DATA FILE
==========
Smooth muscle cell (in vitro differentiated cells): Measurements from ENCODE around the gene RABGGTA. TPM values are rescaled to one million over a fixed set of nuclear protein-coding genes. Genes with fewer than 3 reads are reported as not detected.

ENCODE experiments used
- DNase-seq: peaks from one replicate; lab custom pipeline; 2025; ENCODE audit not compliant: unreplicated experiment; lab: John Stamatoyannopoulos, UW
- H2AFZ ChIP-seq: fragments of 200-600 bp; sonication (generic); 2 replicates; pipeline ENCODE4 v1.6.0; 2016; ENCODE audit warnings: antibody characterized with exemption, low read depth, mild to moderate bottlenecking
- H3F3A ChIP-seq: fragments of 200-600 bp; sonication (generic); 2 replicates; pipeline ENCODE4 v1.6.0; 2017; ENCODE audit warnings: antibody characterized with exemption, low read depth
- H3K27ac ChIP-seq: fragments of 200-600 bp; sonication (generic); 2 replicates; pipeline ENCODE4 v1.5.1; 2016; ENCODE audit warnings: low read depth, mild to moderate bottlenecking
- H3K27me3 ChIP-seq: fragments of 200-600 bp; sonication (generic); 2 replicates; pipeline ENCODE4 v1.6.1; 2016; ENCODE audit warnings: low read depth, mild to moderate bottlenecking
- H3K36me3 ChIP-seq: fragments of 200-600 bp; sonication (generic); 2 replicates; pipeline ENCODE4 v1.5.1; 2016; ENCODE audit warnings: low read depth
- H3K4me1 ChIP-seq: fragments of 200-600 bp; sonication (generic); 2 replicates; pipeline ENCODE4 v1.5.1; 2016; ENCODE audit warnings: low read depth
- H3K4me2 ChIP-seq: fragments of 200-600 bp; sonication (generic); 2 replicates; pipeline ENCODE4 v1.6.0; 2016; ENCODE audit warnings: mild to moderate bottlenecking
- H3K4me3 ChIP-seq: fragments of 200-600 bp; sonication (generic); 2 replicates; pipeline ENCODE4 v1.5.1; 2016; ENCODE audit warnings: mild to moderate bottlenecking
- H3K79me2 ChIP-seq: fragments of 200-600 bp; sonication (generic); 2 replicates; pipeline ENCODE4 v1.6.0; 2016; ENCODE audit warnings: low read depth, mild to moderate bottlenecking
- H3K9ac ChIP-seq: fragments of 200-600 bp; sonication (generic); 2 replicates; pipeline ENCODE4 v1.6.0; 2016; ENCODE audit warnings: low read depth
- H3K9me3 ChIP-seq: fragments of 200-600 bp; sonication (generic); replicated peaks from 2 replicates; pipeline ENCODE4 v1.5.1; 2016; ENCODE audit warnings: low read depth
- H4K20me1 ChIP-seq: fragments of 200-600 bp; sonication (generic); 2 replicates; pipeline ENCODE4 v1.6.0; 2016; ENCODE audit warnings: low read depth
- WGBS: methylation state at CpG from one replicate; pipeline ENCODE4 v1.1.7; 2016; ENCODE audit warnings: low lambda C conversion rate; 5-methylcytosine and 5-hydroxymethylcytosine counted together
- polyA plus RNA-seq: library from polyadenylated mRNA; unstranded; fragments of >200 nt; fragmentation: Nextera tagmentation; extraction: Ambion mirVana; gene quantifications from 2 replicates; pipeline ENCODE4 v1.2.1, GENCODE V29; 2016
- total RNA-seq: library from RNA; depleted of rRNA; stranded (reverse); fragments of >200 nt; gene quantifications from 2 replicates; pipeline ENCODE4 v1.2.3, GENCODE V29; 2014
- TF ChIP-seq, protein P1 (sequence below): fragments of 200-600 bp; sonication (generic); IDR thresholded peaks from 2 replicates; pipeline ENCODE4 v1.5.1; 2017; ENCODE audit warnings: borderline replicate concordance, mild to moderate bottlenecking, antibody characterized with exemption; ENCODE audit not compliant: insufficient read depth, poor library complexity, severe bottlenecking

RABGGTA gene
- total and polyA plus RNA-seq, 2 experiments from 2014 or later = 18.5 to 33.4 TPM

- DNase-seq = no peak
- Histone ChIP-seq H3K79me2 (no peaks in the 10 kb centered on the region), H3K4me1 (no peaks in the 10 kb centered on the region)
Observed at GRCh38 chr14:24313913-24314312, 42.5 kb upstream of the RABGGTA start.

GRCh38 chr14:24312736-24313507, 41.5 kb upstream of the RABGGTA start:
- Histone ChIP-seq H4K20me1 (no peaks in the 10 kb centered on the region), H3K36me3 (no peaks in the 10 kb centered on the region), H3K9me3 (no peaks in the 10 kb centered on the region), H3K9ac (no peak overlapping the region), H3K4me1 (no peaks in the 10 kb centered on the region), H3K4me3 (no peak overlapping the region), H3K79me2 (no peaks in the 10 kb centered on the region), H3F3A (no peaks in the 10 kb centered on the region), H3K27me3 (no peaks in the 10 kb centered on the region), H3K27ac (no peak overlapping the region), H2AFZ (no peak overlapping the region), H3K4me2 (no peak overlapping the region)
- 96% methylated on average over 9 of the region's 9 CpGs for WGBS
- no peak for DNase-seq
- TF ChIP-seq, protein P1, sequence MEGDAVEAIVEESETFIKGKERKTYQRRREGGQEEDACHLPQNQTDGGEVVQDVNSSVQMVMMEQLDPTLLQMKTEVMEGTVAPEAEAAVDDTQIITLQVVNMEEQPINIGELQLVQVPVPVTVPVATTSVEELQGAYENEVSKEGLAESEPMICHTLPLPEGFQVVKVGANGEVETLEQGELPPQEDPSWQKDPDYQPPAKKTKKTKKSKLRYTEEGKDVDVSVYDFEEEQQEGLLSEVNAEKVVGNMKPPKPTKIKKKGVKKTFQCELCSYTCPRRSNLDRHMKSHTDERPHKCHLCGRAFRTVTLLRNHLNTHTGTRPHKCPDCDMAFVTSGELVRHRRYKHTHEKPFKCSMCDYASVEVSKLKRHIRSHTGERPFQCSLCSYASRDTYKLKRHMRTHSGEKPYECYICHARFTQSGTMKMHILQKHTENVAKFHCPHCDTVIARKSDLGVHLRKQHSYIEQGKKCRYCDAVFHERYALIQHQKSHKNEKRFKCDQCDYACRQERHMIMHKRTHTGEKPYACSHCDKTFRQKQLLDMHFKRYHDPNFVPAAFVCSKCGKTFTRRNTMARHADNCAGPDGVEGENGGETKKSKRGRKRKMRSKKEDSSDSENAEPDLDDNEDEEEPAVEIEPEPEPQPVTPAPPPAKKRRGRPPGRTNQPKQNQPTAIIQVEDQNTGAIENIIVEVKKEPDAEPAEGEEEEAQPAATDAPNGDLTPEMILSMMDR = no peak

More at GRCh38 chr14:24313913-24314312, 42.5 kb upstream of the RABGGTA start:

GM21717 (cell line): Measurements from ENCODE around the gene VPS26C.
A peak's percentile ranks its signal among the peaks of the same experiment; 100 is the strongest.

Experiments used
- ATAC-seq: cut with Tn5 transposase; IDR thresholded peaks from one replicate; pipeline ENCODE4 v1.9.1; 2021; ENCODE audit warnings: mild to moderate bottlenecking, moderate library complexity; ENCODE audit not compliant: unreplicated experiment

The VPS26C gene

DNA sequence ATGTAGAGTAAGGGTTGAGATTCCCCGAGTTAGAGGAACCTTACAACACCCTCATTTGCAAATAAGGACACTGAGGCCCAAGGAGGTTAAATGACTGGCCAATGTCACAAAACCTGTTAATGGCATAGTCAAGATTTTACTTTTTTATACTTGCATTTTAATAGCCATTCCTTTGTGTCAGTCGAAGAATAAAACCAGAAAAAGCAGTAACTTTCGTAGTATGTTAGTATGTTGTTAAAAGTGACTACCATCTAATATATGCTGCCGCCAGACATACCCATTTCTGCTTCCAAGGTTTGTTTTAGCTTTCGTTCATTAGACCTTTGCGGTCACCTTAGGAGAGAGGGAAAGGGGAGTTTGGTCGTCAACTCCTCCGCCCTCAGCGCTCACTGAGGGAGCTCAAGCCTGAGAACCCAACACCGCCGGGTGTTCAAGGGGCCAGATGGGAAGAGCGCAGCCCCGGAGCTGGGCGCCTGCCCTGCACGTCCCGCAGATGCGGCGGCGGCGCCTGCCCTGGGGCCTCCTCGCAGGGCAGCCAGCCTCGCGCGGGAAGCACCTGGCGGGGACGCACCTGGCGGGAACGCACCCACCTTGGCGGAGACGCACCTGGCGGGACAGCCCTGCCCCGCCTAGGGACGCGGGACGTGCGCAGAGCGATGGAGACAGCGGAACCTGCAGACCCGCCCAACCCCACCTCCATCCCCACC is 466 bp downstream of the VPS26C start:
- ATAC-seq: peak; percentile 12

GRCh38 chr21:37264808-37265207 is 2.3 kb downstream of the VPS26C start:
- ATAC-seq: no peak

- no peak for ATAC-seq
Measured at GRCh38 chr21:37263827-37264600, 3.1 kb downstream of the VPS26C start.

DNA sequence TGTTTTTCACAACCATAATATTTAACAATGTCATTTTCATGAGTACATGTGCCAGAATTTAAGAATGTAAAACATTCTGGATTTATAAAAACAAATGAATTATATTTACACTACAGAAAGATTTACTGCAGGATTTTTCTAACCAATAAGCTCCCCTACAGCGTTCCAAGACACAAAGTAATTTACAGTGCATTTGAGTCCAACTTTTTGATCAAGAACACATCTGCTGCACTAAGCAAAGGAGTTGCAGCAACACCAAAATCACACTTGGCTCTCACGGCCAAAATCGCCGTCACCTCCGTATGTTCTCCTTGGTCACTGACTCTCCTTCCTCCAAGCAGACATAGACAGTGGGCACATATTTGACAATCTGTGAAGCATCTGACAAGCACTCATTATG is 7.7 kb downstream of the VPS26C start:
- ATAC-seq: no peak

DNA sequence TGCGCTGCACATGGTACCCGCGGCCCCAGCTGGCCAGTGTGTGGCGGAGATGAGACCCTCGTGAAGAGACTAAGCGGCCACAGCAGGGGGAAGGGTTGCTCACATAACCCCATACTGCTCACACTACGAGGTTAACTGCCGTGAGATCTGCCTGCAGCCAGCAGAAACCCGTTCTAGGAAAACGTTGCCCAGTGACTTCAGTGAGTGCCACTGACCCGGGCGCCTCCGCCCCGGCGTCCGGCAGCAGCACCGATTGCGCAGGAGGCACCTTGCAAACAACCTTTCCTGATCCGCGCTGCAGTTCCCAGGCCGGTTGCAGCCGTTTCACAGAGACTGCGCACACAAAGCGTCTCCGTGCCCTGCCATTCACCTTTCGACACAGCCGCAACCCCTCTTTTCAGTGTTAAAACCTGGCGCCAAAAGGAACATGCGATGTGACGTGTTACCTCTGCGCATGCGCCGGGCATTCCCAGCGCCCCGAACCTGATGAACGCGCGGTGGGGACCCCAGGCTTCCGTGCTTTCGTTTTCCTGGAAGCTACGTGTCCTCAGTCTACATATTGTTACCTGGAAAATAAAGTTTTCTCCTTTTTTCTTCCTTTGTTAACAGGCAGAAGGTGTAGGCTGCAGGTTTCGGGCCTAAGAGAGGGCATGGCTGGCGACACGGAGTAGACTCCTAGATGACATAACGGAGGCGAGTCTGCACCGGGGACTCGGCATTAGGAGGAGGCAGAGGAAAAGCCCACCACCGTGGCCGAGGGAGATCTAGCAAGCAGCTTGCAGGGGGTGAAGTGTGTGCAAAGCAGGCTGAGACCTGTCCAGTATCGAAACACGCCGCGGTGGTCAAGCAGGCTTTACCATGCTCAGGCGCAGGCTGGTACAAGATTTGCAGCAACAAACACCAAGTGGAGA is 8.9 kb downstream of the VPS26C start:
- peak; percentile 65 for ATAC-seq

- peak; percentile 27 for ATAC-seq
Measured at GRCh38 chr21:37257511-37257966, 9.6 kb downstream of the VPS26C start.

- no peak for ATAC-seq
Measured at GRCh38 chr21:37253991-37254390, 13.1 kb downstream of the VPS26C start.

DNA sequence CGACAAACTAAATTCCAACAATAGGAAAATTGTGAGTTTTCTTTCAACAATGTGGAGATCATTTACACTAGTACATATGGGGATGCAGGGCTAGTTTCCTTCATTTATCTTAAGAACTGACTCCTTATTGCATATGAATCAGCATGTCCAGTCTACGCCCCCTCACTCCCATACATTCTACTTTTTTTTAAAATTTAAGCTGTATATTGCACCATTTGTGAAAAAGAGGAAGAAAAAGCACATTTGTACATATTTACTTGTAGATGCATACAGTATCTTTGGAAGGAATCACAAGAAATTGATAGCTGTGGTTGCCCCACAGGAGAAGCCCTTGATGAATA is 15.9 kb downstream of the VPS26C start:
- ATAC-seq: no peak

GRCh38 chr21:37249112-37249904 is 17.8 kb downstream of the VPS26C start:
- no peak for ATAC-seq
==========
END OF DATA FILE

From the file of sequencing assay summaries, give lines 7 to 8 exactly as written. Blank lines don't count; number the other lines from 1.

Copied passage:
- H3K27me3 ChIP-seq: fragments of 200-600 bp; sonication (generic); 2 replicates; pipeline ENCODE4 v1.6.1; 2016; ENCODE audit warnings: low read depth, mild to moderate bottlenecking
- H3K36me3 ChIP-seq: fragments of 200-600 bp; sonication (generic); 2 replicates; pipeline ENCODE4 v1.5.1; 2016; ENCODE audit warnings: low read depth